A gripping examination of the dark side of an iconic American product and a moving portrait of the women who lived in the shadow of its fractured fortune, Jell-O Girls is a family history, a feminist history, and a story of motherhood, love and loss. In crystalline prose Rowbottom considers the roots of trauma not only in her own family, but in the American psyche as well, ultimately weaving a story that is deeply personal, as well as deeply connected to the collective female experience."

(Over the Counter is a regular feature at A Bookworm's World. I've sadly come the realization that I cannot physically read every book that catches my interest as it crosses over my counter at the library. But... I can mention them and maybe one of them will catch your eye as well. See if your local library has them on their shelves!)

Tuesday, January 15, 2019

The Accidental Beauty Queen - Teri Wilson

I was looking to take a break from my usual murder and mayhem and listen to something light, fluffy and fun. Teri Wilson's newest novel, The Accidental Beauty Queen, was the perfect fit.

Charlotte loves her job - she's an elementary school librarian. Her identical twin Ginny has made beauty pageants her life's work so far. She's desperate to win the one elusive crown she's never been able to claim - Miss American Treasure. This is the last year for a chance before she ages out. When she suffers an allergic reaction to a face mask, she refuses to opt out. Instead......yup, you guessed it.....she asks her identical twin Charlotte to step in until she can participate. Which Charlotte reluctantly does.....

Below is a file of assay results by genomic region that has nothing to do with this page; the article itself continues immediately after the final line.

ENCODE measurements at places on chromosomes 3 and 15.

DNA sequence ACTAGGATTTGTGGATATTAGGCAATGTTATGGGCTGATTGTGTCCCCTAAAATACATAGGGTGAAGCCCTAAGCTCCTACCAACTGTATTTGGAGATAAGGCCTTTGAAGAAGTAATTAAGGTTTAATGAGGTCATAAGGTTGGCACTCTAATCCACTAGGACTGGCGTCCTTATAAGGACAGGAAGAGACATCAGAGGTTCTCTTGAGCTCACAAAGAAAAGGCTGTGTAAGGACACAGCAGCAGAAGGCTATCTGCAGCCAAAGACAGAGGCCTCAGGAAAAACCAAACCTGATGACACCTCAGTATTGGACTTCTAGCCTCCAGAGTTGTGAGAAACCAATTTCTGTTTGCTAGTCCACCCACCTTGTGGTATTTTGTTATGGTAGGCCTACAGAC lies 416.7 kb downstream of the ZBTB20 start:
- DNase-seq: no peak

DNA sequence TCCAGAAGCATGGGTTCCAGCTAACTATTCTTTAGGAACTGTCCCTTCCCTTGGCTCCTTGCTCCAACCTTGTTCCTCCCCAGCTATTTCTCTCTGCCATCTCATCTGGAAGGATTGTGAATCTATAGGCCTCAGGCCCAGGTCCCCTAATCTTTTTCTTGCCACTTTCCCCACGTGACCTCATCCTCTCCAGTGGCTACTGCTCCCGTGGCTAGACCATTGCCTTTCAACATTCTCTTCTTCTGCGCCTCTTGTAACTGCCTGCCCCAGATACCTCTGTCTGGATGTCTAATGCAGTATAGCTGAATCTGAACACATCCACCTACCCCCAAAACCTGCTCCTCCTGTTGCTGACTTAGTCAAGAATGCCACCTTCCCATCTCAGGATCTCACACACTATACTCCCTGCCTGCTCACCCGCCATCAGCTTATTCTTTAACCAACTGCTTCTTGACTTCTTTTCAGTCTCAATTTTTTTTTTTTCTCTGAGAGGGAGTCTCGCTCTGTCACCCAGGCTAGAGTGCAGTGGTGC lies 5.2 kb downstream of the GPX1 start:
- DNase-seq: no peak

I really liked Charlotte as a lead character. (And not just because she loves books and all things Harry Potter!) She's warm, funny and personable. I enjoyed her inner dialogue as she attempts to navigate the world of pageants - and more. The relationship with her sister, her family - and that judge on the panel. (And I laughed when I read the name of that judge - Grey Beckham - conjure up any mental images?) But most importantly - Charlotte herself.

The Accidental Beauty Queen was fun for me. I always enjoy the yes/no/maybe so of a rom-com read. I enjoyed Wilson's spin on this and the unique setting. Not being familiar with pageants, I was surprised that the upper age limit for participation does indeed include those in their late twenties.